The reason for excessive healthcare costs inflation in the world . - Politics | PoFo

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The reason for excessive healthcare costs inflation in the world.

Pharma companies and new medtech companies pocket most of the increase with new and better products to prolong life.

Most new products just delay the inevitable, but those with medical insurance with full riders demand the best because '$$$ no-issue', everything covered by blank cheque from insurance.

People who need 100% nursing assistance and used to die in weeks-months now STILL NEED 100% assistance but take years to die, thanks to TLC or new inventions that don't really make an old sick person much stronger/ healthier (maybe a bit better) but costs a bomb to obtain/prescribe.

New cancer immunotherapy chemotherapy (SGD20,000/mth) is more effective but mostly cannot cure patient, so patient has to take meds for life or untill ineffective wherein which case, hopefully a new option (even more expensive) can be found.

As long as FDA approves new drug/device, share price of healthcare tech company will increase and everyone along the gravy chain from lab scientist to CEO to hospital staff will get pay/ dividend $$$ increase.

Thus, the marginal health benefit is not worth the increase healthcare costs but desperate people (especially those on comprehensive insurance schemes) will pay any price no matter how unreasonable / exorbitant ... This is the reason for runaway inflation in healthcare costs in most places in the world.

And the sad part, many of these treatments provide only marginal improvement and are really not worth half the amount of $$$ spent.

Anyway, many healthcare insurance companies are now in the red because doctors and hospitals are more suave businessmen, swindlers and scaremongers than the insurance agents themselves ... amongst the black sheep of society, in hospitals and doctors have insurance agents met their match.
Hi. Healthcare cost is a very complex topic and definitley something that cannot be condensed down to a single, or even a few problems. I cannot speak for the whole world's problem but I can speak for the US's problems and how our current system is rigged to fail. It might fail 1 year for now, 10 years from now but it is unsustainable. Unless some drastic changes happen, it will fail, possibly catastrophically.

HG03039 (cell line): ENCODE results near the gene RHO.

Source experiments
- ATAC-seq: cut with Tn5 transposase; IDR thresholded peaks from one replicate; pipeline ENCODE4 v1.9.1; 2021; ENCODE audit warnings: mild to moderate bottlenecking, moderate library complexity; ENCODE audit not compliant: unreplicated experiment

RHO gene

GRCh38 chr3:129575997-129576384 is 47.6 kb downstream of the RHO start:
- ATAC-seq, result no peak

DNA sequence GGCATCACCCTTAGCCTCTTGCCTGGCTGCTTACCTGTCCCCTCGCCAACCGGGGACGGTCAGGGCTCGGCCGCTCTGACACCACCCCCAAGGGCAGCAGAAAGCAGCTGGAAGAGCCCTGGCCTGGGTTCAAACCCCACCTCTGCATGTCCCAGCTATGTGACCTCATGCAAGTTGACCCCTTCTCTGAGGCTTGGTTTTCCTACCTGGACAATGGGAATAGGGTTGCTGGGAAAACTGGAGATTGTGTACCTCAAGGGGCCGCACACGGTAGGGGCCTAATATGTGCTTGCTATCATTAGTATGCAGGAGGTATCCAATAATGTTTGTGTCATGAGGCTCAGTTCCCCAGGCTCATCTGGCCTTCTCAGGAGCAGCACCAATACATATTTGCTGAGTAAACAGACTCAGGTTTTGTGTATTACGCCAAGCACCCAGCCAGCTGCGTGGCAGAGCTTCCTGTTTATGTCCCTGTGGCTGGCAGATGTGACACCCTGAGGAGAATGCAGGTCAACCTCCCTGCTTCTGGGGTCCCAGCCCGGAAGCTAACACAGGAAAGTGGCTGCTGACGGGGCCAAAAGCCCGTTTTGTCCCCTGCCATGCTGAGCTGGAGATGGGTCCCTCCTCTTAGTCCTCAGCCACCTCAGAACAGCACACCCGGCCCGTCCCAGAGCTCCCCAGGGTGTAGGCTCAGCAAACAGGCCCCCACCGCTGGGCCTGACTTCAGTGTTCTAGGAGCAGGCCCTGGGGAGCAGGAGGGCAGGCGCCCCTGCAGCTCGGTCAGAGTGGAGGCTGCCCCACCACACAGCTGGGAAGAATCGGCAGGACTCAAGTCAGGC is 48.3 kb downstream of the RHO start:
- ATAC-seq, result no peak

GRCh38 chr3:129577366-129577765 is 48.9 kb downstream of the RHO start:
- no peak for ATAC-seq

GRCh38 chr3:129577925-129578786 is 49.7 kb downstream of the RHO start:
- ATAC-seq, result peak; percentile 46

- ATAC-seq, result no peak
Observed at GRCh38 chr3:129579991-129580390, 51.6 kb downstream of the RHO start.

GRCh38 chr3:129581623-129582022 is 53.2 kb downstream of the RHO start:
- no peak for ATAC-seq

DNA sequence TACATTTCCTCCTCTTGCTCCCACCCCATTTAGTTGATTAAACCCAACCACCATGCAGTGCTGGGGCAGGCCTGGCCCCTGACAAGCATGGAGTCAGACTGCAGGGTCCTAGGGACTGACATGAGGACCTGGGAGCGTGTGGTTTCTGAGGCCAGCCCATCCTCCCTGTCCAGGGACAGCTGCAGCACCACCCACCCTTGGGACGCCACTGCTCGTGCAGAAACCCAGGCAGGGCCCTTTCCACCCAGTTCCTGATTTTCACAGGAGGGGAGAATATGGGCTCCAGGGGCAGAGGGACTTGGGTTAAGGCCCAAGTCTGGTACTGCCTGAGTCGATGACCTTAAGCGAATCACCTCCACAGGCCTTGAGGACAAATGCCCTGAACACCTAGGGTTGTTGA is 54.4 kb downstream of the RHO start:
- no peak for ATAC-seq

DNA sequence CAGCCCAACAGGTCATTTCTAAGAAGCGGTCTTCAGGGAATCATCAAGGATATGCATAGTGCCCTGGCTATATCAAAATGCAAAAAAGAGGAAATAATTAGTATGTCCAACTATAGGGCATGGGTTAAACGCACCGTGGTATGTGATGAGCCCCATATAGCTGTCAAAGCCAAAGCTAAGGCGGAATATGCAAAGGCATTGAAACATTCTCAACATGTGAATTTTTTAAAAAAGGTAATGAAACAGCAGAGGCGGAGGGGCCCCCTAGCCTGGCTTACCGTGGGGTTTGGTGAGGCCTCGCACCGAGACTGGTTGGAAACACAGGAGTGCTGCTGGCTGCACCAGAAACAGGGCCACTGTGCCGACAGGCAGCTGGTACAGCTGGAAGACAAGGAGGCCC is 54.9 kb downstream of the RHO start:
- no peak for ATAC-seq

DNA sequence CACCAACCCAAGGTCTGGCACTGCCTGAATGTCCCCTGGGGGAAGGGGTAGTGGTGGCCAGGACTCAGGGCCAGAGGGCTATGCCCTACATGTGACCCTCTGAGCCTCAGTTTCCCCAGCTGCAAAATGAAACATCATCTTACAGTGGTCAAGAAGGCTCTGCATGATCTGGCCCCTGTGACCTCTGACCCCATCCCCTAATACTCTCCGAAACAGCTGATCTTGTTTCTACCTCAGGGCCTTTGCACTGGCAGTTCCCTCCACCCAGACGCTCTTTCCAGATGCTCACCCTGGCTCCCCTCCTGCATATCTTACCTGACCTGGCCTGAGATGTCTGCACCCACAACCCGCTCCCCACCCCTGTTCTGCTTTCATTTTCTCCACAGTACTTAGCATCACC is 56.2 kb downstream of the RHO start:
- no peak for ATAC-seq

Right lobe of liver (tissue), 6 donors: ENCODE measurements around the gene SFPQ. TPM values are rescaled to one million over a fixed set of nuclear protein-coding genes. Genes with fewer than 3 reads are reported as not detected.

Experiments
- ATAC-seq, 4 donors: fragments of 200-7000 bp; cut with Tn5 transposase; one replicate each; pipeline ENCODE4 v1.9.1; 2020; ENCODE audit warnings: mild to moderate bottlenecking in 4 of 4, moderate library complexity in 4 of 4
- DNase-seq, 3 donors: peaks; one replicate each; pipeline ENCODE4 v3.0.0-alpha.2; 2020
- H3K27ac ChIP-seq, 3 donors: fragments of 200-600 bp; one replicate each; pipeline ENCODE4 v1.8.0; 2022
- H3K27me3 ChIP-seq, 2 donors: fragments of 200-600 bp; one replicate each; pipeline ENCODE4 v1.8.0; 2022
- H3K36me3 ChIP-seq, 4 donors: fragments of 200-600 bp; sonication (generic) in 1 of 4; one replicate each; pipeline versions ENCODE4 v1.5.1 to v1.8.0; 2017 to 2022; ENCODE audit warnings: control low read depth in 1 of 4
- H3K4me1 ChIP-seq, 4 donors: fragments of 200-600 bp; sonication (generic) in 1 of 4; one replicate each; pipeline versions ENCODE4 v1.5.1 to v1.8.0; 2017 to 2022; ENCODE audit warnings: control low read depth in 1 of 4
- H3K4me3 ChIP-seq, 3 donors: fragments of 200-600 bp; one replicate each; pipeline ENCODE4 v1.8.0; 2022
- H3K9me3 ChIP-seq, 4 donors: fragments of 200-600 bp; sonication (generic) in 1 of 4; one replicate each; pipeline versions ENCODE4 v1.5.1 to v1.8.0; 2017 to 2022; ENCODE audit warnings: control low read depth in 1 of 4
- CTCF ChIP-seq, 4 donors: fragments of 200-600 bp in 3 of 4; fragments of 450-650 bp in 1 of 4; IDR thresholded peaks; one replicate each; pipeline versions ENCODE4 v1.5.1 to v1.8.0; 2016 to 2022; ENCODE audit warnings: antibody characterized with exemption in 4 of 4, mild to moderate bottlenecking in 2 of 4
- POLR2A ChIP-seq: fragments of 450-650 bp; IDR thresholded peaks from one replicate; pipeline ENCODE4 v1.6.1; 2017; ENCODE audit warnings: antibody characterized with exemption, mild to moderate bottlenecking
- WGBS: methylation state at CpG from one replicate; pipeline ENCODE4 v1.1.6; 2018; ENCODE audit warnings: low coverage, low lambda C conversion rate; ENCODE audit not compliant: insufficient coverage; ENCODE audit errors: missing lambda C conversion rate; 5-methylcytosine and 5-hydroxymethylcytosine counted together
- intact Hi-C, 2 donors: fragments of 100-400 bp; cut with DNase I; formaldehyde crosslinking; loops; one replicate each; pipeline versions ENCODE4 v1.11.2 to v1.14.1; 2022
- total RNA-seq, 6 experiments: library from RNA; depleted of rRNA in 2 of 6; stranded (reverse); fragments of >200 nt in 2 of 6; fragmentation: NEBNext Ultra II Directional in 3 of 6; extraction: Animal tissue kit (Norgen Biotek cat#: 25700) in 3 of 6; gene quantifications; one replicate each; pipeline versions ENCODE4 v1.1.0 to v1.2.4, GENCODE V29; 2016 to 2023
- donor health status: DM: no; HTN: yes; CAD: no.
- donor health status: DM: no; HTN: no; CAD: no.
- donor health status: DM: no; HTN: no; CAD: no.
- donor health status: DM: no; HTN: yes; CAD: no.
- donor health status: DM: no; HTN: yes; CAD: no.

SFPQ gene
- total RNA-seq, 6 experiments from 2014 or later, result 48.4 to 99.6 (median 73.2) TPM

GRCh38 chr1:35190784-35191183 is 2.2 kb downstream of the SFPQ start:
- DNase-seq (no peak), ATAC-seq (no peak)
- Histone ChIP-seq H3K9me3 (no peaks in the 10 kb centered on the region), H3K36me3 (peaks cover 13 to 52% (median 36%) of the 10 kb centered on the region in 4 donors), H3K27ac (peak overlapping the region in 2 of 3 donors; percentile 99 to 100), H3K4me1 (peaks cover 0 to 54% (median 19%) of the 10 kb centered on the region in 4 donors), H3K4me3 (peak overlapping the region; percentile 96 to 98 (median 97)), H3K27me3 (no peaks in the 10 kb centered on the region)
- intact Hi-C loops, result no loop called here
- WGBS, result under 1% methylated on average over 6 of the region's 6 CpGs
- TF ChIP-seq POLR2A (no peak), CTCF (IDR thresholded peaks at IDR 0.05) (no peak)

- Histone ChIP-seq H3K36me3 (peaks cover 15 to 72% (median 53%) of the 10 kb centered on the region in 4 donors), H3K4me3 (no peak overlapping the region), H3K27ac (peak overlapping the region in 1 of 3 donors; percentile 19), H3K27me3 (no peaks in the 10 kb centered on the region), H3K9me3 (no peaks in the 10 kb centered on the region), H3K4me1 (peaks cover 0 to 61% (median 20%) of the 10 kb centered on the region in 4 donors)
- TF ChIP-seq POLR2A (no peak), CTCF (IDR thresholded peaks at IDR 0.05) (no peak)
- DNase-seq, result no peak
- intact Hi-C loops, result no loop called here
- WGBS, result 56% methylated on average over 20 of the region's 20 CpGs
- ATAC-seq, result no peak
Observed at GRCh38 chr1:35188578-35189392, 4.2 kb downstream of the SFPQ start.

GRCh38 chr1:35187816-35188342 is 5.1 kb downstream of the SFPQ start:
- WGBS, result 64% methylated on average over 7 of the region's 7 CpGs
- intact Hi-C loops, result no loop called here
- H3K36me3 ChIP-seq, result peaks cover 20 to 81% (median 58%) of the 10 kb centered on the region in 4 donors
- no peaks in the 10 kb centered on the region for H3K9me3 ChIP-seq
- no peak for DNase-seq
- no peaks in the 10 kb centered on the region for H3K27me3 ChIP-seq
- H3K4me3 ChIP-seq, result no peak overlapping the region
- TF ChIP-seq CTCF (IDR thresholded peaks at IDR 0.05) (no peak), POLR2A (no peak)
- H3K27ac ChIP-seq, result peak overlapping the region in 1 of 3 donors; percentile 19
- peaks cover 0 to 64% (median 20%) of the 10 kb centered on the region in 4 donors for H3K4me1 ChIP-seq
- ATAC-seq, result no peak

First, the system is designed idiotically. We do not have any sort of "universal coverage" however it is illegal to turn down uninsured patients that show up to the ER/hospital. So who ends up paying for these patients? Everyone does. Hospitals that are "For profit" usually either apply for emergency medicaid (taxpayer) or writes it off in the taxes (again, indirectly affecting taxpayers in similar way) or simply charges extra for procedures/medications/services to insured people. The end result is that the money is not coming out of the CEO making 7-8 figures salary but actually from tax-payers and other patients that do have insurance. Furthermore, insurance executives that also make 7-8 figure salaries do not take the cut either, they pass it along to their customers. That is how you end up paying $800 insurance premium rather than what would truly cost. This in turn means less people can afford insurance (and more people end up in social support such as medicaid or "freloader").
The problem is even worse, chronic conditions which can be easily kept controlled with cheap medications and regular doctor's visits end up costing thousands, hundred of thousands and sometimes even millions of dollars per year per patient when a few hundred dollars would have sufficed to keep the condition controlled.
Medical professionals get the stink eye, in my opinion unfairly but then again im biased.